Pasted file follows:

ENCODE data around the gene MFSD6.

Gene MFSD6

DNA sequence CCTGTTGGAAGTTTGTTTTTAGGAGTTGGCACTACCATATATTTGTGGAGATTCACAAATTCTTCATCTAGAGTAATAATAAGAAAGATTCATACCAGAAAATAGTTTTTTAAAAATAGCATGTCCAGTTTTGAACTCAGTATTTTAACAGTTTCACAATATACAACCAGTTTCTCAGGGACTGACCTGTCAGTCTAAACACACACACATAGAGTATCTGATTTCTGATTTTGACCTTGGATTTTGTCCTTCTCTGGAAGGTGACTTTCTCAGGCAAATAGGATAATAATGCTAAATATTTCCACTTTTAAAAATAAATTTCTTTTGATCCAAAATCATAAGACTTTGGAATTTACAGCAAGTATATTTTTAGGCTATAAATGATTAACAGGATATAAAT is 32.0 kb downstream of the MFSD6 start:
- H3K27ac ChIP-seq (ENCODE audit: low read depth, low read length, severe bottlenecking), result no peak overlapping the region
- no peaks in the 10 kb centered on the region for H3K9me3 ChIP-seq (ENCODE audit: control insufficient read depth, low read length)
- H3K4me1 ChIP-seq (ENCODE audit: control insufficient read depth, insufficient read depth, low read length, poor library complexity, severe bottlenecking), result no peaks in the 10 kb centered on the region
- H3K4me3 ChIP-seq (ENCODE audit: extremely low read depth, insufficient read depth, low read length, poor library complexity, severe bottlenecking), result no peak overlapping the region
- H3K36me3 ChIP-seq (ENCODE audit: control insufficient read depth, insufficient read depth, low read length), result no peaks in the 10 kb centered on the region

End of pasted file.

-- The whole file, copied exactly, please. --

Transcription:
ENCODE data around the gene MFSD6.

Gene MFSD6

DNA sequence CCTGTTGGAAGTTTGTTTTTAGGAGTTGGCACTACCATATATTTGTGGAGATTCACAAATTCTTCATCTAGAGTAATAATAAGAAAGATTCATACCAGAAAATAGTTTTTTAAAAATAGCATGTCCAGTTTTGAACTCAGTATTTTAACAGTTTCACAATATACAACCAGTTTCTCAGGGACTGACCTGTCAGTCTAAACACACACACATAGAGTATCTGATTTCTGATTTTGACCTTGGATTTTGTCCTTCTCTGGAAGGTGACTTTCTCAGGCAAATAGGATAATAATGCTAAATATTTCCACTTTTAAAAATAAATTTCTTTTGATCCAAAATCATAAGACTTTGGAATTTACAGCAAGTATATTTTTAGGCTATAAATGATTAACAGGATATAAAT is 32.0 kb downstream of the MFSD6 start:
- H3K27ac ChIP-seq (ENCODE audit: low read depth, low read length, severe bottlenecking), result no peak overlapping the region
- no peaks in the 10 kb centered on the region for H3K9me3 ChIP-seq (ENCODE audit: control insufficient read depth, low read length)
- H3K4me1 ChIP-seq (ENCODE audit: control insufficient read depth, insufficient read depth, low read length, poor library complexity, severe bottlenecking), result no peaks in the 10 kb centered on the region
- H3K4me3 ChIP-seq (ENCODE audit: extremely low read depth, insufficient read depth, low read length, poor library complexity, severe bottlenecking), result no peak overlapping the region
- H3K36me3 ChIP-seq (ENCODE audit: control insufficient read depth, insufficient read depth, low read length), result no peaks in the 10 kb centered on the region